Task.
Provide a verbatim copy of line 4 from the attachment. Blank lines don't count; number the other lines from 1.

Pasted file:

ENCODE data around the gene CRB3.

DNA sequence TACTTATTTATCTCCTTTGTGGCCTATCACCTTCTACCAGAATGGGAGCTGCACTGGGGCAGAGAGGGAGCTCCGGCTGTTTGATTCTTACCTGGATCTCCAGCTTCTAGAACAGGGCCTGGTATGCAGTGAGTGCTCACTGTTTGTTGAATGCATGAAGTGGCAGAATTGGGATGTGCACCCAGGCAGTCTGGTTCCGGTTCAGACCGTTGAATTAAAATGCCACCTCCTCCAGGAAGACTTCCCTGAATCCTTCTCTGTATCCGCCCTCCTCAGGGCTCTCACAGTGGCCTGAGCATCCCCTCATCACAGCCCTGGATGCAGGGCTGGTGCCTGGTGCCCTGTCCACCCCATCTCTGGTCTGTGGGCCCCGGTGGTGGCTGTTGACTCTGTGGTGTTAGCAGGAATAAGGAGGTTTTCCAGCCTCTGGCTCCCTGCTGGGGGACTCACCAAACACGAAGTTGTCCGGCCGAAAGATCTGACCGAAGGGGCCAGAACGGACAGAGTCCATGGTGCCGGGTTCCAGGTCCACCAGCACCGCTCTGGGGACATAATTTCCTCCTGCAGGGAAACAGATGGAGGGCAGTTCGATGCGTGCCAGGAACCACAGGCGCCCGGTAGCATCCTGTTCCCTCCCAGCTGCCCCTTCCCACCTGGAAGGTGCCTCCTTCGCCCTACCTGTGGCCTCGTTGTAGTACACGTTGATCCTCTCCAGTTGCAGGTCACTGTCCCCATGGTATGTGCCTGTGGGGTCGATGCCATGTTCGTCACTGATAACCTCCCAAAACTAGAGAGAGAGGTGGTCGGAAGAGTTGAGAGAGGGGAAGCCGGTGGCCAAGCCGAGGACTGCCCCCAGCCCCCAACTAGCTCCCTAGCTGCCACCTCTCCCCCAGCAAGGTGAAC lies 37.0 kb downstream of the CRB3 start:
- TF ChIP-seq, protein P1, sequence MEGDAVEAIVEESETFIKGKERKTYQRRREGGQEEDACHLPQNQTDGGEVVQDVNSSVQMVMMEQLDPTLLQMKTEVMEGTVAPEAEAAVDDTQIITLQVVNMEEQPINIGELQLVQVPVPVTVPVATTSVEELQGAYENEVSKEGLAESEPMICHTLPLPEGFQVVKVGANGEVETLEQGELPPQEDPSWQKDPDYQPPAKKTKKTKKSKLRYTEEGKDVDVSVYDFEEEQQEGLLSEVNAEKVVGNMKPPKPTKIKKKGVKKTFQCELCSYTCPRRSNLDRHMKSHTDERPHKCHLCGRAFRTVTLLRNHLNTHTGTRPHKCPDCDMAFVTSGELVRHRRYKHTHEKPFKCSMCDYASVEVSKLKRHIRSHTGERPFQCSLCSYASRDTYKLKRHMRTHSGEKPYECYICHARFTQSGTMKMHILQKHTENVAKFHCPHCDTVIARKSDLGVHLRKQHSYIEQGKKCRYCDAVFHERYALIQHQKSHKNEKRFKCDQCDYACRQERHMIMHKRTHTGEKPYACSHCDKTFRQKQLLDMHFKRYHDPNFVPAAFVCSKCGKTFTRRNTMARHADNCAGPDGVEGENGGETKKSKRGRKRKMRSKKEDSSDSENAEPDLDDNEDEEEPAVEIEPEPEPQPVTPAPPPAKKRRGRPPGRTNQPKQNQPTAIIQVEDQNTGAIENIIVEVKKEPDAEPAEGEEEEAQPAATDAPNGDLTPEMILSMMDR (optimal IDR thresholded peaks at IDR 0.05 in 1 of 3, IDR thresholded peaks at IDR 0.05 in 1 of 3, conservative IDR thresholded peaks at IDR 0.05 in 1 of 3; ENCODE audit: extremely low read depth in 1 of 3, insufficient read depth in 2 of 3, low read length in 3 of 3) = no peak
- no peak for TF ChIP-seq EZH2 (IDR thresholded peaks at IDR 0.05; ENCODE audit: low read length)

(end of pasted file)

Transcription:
- no peak for TF ChIP-seq EZH2 (IDR thresholded peaks at IDR 0.05; ENCODE audit: low read length)